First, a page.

A Kentucky Couple Was Married By The Real-Life Cocaine Bear And It Hurts To See Other People Live Out Your Dreams

The stuffed black bear, who died of a cocaine overdose in 1985 and recently had his escapades dramatized in a movie directed by Elizabeth Banks, officiated a couple's wedding in Kentucky.

Cocaine Bear is having an incredibly busy year, which is surprising considering nearly four decades ago he died from ingesting too much cocaine that fell from the sky.

The stuffed black bear, who has been on display at the Kentucky Fun Mall in Lexington since 2015, recently had his tragic death dramatized in a movie directed by Elizabeth Banks and was spoofed at the Oscars. Now, with his new fame, the bear has taken to officiating a wedding, his first, on Monday afternoon.

Flanked by flowers perched on makeshift Greek columns, with a large movie poster advertising Cocaine Bear on its left, the bear swapped his cowboy hat for a top hat to preside over the wedding of Armando Elizondo and Alexandra Venturino, a Pikeville couple.

Kentucky law requires marriages to be presided over by a human, and the couple was later lawfully wedded by Griffin VanMeter, the co-owner of the store, the store's spokesperson, Anne Livengood, said.

"Just to make sure it's actually binding," Livengood told BuzzFeed News.

Owners of the Kentucky Fun Mall claim that the bear in their shop is indeed the taxidermied body of the black bear in Georgia that overdosed on cocaine that had been flung out of a plane by a convicted drug smuggler in the '80s. Former agents with the Georgia Bureau of Investigation who were involved in the case, however, have said the bear's decomposing corpse was found months after its estimated death.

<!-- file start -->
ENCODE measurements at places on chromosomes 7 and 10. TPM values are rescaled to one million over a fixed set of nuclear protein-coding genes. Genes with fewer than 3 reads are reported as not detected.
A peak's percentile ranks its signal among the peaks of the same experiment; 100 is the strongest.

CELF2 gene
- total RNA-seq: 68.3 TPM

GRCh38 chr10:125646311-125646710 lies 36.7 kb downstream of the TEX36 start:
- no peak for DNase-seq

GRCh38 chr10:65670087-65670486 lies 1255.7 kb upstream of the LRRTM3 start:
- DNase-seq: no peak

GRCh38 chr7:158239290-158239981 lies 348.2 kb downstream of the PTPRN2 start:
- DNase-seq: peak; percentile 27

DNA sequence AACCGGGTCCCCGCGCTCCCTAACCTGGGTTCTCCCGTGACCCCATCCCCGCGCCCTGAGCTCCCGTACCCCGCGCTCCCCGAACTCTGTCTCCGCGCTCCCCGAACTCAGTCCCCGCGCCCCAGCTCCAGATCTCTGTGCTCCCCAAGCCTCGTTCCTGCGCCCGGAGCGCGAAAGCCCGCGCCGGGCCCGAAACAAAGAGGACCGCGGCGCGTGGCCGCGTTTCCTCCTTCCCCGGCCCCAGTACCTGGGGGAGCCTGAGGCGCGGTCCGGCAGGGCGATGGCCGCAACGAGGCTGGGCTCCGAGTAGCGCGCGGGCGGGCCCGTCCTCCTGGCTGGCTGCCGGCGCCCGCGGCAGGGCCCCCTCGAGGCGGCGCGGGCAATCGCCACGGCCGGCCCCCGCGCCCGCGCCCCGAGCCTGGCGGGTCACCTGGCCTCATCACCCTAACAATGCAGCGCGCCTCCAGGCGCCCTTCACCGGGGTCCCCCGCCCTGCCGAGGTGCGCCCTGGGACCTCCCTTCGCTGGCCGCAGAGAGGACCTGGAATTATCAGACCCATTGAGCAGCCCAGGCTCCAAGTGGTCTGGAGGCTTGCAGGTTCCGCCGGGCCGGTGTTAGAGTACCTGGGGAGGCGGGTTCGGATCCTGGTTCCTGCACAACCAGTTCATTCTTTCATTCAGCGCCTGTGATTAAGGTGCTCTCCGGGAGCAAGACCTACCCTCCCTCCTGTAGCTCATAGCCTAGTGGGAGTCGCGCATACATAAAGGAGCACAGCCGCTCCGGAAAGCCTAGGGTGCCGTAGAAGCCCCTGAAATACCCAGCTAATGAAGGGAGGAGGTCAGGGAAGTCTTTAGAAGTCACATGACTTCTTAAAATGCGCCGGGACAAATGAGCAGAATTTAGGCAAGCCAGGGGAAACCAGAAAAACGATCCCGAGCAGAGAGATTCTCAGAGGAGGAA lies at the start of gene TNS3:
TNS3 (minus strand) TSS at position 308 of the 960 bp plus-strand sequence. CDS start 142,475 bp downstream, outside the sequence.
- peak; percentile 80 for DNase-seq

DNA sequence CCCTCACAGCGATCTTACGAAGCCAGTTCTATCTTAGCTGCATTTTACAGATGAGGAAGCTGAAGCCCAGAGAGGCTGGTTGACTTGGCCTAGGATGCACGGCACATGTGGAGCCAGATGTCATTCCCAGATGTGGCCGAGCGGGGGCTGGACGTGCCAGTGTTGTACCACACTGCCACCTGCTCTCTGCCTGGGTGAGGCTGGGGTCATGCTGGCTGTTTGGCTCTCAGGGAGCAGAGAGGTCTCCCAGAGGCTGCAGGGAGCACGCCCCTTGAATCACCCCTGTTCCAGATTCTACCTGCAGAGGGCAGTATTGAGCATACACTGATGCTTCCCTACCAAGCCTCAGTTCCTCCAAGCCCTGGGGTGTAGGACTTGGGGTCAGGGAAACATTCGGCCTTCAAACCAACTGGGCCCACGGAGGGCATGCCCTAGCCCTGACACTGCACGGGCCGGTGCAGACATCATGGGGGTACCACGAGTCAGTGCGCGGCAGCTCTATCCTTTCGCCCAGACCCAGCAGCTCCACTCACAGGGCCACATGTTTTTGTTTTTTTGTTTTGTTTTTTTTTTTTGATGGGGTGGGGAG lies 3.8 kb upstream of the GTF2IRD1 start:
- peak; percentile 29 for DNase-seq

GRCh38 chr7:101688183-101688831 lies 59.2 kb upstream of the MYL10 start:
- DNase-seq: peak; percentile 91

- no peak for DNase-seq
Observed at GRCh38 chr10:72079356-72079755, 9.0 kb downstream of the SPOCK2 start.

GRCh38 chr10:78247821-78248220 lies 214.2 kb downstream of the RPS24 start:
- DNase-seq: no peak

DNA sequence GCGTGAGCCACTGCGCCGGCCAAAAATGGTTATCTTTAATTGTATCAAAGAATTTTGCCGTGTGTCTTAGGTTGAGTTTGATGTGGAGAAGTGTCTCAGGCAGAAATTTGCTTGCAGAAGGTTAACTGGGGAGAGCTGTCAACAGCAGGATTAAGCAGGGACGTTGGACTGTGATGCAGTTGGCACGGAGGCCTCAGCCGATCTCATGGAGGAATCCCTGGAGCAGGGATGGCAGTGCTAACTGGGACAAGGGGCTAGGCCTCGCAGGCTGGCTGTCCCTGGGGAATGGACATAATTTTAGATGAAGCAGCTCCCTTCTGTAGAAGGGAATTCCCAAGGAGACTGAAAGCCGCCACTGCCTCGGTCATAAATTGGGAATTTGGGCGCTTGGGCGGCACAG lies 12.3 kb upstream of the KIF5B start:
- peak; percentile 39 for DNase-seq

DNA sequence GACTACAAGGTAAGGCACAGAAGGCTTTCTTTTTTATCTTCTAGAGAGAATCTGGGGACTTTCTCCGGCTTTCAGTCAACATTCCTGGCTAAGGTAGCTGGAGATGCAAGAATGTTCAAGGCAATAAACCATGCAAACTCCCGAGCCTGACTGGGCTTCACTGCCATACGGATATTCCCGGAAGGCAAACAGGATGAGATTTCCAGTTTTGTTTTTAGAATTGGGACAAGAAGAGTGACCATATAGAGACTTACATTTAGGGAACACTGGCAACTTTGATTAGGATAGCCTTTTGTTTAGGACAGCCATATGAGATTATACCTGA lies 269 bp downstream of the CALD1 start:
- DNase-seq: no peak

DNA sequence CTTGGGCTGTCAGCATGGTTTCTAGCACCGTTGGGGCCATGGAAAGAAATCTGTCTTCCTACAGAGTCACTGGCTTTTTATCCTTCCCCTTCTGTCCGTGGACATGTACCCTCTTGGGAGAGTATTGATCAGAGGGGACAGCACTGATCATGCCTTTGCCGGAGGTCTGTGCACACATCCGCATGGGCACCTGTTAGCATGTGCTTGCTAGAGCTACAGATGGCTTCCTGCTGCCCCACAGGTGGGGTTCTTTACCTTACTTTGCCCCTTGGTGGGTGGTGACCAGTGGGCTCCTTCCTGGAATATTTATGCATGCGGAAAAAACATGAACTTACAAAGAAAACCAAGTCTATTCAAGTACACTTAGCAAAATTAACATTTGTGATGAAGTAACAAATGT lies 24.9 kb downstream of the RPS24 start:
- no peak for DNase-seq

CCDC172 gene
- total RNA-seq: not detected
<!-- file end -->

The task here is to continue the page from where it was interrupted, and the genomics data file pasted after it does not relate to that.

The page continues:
"Our bear could not have been taxidermy," retired GBI agent Fran Wiley told Vanity Fair.

Still, the stuffed bear in Kentucky has claimed the legacy of Cocaine Bear.

The bear's potential as a wedding officiant was first floated publicly by VanMeter in an interview with Roadside America. Since then, Livengood said multiple people have asked the store about getting married by the bear, but only Elizondo and Venturino were serious from the get-go. The store did not charge the couple money for the ceremony, but Livengood said they might institute a wedding fee down the line.

"It's fun for us to do it," Livengood said. "It's just a great thing to add to Cocaine Bear's résumé."

More famous in death than in life, the local Kentucky-area legend became even more popular after Banks's movie hit theaters in February. In the film, Cocaine Bear is portrayed as a ferocious coke fiend who mauls humans and goes to great and violent lengths to get its fix.

The real story is far less vicious. In December 1985, the bear's 175-pound body was simply found in the woods among packages of cocaine that were ripped open, the Georgia Bureau of Investigation said at the time.

While the bear is now a popular attraction for locals and tourists in light of the movie's release, Livengood said Cocaine Bear's fame long preceded the film.

"That Cocaine Bear had grown so much in popularity is why a movie came out about it — not so much the other way around," she said.


This story has been updated to include clarification from former law enforcement agents about the Kentucky bear's authenticity.

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